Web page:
|12 months childcare, 9-year-old daughter||-$6,500|
|12 months childcare, 7-year-old son||-$6,500|
|USDA eligibility income after deductions||$101,560|
|Meets USDA income eligibility?||Yes|
Care of persons who are disabled
Families may deduct expenses related to caring for household members with a disability if that care enables someone in the household to work.
Non-reimbursable expenses that exceed 3% of household income may be deducted. However, the deduction can’t be more than income produced by the person who is disabled or another household member who can work due to the care.
For example, your household income is $105,000, but you spent $4,200 (4% of income) on living assistance for the disabled household member. That would reduce your income to $100,800, and put you within USDA income limits.
Elderly families (meaning at least one applicant is 62 or older) or families caring for a person with a disability can deduct medical expenses. Expenses must be greater than 3% of household income.
A person with a disability does not have to be on the application to take medical deductions. However, your household is not considered an elderly household unless an applicant is 62 or older. A household member, such as an elderly parent or grandparent, does not make you eligible to deduct medical expenses if they are not on the loan application.
|USDA loan applicant 62+ medical deduction example|
|USDA area limit||$103,500|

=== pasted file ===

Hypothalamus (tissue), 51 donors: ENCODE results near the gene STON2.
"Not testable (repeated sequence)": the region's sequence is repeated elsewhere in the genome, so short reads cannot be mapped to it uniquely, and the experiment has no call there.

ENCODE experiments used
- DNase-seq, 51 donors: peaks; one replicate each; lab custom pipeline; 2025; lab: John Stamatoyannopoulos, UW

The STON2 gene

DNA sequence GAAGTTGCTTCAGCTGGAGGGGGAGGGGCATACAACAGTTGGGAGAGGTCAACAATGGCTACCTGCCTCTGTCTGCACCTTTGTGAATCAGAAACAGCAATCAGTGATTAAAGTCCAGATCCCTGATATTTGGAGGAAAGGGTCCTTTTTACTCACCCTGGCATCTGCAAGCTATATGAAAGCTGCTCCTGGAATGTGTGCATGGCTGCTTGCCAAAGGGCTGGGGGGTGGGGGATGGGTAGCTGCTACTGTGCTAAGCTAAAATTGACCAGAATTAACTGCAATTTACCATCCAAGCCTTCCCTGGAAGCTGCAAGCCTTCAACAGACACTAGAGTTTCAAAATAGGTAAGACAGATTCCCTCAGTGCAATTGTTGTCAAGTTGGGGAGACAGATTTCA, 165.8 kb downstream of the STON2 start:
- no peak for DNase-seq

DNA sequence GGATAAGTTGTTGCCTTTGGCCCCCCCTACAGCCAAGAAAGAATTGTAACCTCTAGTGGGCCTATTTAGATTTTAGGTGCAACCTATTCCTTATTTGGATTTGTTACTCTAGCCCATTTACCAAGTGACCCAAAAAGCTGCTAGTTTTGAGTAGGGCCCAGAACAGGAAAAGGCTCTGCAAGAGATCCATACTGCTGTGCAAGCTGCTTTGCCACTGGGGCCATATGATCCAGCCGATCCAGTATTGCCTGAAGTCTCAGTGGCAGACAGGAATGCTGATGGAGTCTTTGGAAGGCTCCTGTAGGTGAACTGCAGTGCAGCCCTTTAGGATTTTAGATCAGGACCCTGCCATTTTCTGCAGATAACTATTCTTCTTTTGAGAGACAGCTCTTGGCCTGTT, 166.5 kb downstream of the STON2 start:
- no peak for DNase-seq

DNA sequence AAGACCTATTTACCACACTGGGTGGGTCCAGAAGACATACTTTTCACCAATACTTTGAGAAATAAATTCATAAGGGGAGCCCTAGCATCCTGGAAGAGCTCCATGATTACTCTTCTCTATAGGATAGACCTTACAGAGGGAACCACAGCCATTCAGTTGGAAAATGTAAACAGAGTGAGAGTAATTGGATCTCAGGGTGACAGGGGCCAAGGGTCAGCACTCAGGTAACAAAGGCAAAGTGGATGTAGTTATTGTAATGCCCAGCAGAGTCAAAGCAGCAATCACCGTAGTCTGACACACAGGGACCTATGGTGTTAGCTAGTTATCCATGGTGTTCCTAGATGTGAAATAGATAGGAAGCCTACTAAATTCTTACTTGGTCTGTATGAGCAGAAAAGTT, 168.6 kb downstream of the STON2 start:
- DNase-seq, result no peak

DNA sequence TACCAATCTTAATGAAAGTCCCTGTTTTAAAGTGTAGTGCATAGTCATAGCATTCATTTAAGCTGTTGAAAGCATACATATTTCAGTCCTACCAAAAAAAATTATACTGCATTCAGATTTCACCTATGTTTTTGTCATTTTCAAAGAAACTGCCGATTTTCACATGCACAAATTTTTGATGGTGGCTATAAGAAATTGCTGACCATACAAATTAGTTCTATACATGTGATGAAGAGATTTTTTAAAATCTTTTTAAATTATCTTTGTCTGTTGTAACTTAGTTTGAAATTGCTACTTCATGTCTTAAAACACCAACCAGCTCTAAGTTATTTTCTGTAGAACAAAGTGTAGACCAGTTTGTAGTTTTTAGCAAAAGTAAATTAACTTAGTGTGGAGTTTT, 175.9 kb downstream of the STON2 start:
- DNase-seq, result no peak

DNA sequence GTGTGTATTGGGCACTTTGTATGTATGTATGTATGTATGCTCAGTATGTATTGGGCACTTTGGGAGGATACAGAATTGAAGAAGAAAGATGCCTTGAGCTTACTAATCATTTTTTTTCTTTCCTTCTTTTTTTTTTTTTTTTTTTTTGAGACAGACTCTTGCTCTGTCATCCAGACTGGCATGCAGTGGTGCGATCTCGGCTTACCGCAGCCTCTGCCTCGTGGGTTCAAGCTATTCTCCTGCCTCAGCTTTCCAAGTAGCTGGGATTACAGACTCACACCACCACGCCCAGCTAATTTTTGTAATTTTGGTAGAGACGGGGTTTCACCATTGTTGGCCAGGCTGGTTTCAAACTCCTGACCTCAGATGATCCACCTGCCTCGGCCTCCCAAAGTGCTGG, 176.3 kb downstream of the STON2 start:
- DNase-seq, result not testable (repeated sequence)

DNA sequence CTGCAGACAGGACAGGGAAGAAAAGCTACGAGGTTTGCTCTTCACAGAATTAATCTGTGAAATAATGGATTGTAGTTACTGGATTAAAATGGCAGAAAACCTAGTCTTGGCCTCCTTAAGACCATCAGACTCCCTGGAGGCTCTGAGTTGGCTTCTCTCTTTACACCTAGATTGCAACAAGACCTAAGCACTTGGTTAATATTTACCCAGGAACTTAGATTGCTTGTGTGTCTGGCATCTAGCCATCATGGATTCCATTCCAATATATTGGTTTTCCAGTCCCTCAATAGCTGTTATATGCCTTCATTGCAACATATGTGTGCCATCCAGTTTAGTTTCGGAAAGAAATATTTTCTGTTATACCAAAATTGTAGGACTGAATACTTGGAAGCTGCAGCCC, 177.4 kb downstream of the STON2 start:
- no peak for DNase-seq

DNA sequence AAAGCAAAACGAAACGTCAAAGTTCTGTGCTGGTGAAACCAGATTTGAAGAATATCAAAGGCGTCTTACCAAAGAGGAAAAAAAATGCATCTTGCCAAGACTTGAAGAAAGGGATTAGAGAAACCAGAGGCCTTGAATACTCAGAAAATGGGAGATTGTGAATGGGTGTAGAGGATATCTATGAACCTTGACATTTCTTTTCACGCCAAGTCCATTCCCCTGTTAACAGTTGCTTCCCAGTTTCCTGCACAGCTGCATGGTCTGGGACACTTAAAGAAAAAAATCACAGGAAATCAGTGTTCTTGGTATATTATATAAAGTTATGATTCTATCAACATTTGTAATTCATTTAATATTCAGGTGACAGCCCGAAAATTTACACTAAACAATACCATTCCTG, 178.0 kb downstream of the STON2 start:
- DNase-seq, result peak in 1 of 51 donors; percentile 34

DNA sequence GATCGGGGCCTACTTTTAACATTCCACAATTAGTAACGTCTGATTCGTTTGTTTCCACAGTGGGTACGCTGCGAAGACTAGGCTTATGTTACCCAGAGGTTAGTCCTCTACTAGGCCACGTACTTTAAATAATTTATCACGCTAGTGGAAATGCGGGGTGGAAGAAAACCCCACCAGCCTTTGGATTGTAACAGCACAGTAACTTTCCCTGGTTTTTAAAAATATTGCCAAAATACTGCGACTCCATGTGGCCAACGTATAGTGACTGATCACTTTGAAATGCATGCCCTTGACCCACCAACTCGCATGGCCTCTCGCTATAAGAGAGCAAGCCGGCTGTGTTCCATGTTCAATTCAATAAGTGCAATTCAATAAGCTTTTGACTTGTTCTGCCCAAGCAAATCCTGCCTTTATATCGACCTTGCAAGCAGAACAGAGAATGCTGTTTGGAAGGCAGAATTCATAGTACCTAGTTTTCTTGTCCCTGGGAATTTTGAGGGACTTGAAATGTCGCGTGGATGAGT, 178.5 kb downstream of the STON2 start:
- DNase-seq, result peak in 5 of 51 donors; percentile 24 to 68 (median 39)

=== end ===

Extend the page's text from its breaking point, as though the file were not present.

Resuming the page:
|Annual medical costs||$26,000|
|USDA eligibility income after deductions||$94,000|
|Meets USDA income eligibility?||Yes|
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Other ways to be within USDA income limits
Because USDA looks at household income, it looks at everyone in the home for income limit purposes even if they are not on the loan application.
Be careful adding household members before you apply
Additional household members may push you over USDA-eligible income limits. For instance, you make $90,000 but a significant other who makes $50,000 plans to move in with you. That person could easily push you over income limits. Make no plans to have them move in before or after you apply. (USDA considers any future household income in the next 12 months when determining household income.)
Document romantic break-ups
In order to remove a spouse or significant other from household income, you will have to live separately for three months. The exception is when you have a legal document of commenced court proceedings. If you are in the middle of a break-up, have the spouse or significant other move out as soon as possible. If they push you over income limits, you can’t close the loan until they’ve been living separately for three months, documented by a separate apartment lease, or bills or bank statements showing a separate address.
Be careful of large raises
USDA looks at your projected income over the next 12 months. It’s possible to get a raise that pushes you over income limits, or receive a documented future raise. Delay any conversations or documentation of future raises until after closing.
USDA loan income eligibility FAQs
If your income is barely over USDA limits, check for deductions such as for dependents and childcare expenses. Also, check whether you’re in an area with higher USDA income limits or qualify for larger limits due to a household of 5+ members.
Standard limits are $103,500 for households of 1-4 and $136,600 for households of 5-8, but much higher in areas with more expensive home prices.
USDA income limits are based on gross (before tax) income. Additionally, it considers income of all household members for eligibility purposes, not only those on the loan application.
There is no shortage of ways to become income-eligible for a USDA loan.
However, figuring out whether you are within income limits can be challenging on your own, with so many different limits across the country, deductions, and other factors.
So, the best way to ensure that you are eligible is to be connected with an experienced USDA lender.See if you qualify for a zero-down USDA loan.